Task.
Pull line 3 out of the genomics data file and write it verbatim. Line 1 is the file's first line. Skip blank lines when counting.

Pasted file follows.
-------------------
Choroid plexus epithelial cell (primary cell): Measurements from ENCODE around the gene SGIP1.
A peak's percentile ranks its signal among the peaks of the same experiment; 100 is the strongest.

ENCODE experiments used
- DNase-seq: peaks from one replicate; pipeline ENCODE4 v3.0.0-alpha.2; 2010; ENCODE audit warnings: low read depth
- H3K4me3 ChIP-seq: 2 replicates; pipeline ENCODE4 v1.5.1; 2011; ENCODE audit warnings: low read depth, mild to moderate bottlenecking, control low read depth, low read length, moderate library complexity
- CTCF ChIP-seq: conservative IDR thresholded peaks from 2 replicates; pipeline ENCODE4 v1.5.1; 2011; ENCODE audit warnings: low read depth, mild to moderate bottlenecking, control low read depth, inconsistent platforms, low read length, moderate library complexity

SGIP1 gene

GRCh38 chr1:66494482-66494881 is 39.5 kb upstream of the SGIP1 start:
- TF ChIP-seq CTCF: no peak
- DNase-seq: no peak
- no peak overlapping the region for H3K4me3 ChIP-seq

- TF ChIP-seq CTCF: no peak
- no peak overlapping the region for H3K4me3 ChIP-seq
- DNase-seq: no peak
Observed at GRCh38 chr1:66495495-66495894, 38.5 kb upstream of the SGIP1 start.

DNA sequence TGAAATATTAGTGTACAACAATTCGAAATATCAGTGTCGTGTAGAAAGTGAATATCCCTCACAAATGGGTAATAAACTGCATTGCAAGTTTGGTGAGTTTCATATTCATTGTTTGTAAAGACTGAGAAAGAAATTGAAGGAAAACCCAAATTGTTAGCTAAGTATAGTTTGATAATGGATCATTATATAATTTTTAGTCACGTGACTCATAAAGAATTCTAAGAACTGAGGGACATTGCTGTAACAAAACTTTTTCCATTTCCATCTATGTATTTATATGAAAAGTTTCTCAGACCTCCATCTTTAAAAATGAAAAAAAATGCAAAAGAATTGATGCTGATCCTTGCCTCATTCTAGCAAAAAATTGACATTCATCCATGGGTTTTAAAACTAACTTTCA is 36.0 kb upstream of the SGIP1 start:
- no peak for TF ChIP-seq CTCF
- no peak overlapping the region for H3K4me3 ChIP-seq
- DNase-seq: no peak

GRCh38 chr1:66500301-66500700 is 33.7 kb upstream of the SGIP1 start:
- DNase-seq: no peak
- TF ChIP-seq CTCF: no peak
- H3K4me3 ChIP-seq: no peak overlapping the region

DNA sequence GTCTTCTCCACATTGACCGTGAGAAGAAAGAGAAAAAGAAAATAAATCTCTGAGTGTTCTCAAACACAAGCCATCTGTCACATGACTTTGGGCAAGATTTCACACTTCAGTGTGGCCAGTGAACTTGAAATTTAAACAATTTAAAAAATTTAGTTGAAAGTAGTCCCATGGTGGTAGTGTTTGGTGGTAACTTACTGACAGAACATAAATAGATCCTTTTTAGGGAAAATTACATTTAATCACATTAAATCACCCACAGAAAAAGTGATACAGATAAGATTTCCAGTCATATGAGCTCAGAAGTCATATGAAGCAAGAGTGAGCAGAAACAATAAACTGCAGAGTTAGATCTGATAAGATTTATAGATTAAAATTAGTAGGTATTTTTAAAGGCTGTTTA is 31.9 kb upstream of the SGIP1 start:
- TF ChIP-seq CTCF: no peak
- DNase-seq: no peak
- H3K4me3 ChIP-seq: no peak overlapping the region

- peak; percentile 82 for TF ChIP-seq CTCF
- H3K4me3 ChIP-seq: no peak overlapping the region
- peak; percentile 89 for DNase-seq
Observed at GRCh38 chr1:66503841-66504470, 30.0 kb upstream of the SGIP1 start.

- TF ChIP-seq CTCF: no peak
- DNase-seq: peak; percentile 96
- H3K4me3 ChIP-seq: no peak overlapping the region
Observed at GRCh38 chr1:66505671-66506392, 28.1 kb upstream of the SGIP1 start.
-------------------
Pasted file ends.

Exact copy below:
ENCODE experiments used